Joanna Newsom The Milk-Eyed Mender

[Drag City; 2004]

Rating: 4.5/5

Styles: folk-pop, experimental folk
Others: Devendra Banhart, Will Oldham, Vetiver, Feist

Warning: Joanna Newsom's voice can be an acquired taste. Luckily for me, I acquired the taste for it about ten minutes into my first listen of her new record, and it continues to grow on me every time I put her album in my stereo. Childlike and pure, sometimes even squeaky when she hits the high notes, I've never heard anything like it before. Once I got over the initial shock of her unusual voice, I knew I had struck gold with The Milk-Eyed Mender, Newsom's debut. As youthful as she sounds, no child could write such mature lyrics and captivating melodies.

Beneath Joanna's unique voice lies her equally distinctive instrument of choice: the harp. Growing up in a small California town, Newsom began her classical training on the harp at the age of eight, studying harp techniques originating in Africa and Venezuela in addition to more traditional Western methods. Initially interested in composing, Newsom's strong interest in Appalachian folk and bluegrass eventually led her to develop more folk and pop-inspired songs as well as begin to add her distinguishing voice to the melodies she was creating. Her first home recording eventually made its way into the hands of Will Oldham, whose unrelenting support of her abilities helped Newsom to write and record her first full-length album with the backing of Chicago's Drag City Records.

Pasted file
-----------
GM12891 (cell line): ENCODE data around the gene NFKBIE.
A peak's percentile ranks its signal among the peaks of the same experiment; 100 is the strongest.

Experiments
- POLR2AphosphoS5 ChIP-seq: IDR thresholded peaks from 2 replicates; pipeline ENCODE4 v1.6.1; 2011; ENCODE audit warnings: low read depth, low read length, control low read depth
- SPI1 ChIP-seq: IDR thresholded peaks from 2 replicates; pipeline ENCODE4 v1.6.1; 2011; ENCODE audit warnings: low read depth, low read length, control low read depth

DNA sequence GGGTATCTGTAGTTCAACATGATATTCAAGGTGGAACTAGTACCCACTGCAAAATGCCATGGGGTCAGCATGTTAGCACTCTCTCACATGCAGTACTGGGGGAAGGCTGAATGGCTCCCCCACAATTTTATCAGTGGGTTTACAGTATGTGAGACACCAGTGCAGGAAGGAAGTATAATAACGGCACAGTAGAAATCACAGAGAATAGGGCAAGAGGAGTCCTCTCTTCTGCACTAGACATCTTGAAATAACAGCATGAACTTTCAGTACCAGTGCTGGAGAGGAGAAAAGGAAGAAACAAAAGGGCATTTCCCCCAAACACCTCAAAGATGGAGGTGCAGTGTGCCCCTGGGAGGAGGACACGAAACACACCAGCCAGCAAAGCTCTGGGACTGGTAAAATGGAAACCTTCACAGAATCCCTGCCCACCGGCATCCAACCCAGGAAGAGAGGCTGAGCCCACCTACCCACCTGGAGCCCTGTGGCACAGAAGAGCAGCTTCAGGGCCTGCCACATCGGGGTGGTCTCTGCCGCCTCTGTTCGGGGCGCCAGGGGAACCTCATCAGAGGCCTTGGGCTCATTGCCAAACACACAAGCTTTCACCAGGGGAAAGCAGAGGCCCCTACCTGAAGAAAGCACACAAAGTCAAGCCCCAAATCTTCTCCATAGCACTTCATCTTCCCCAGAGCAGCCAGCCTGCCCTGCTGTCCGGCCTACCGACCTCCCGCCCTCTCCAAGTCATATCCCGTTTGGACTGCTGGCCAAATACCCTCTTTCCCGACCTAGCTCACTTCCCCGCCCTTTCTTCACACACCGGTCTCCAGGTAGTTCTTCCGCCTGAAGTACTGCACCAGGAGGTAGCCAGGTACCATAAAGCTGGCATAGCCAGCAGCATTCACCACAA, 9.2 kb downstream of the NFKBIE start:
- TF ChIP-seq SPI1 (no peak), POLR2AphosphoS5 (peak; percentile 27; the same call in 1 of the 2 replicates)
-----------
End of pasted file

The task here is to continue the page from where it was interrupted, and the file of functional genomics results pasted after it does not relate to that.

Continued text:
How Will Oldham got a hold of that recording isn't clear, but thank goodness he did, because The Milk-Eyed Mender is incredible. There isn't a poorly written song to be found, both musically and lyrically. Moving effortlessly from soft, gorgeous balladry (the stunning album closer "Clam, Crab, Cockle, Cowrie") to lively, bubbly tunes (the strident and animated "Inflammatory Writ"), Newsom's ability to give life to her mesmerizing, heartfelt narratives never falters. Her lyrics are insightful and complex, often making reference to religious and historical figures as well as literary geniuses, even in a song somewhat ambiguously dedicated to her dog ("Sadie").

I can be almost certain in saying that there is no one like Joanna Newsom making music today. She's one of the most remarkable, talented, and fascinating songwriters to cross my path in quite some time, and I can only hope that she and her harp have more in store in the future to expand upon, and perhaps even surpass, her wonderful debut.

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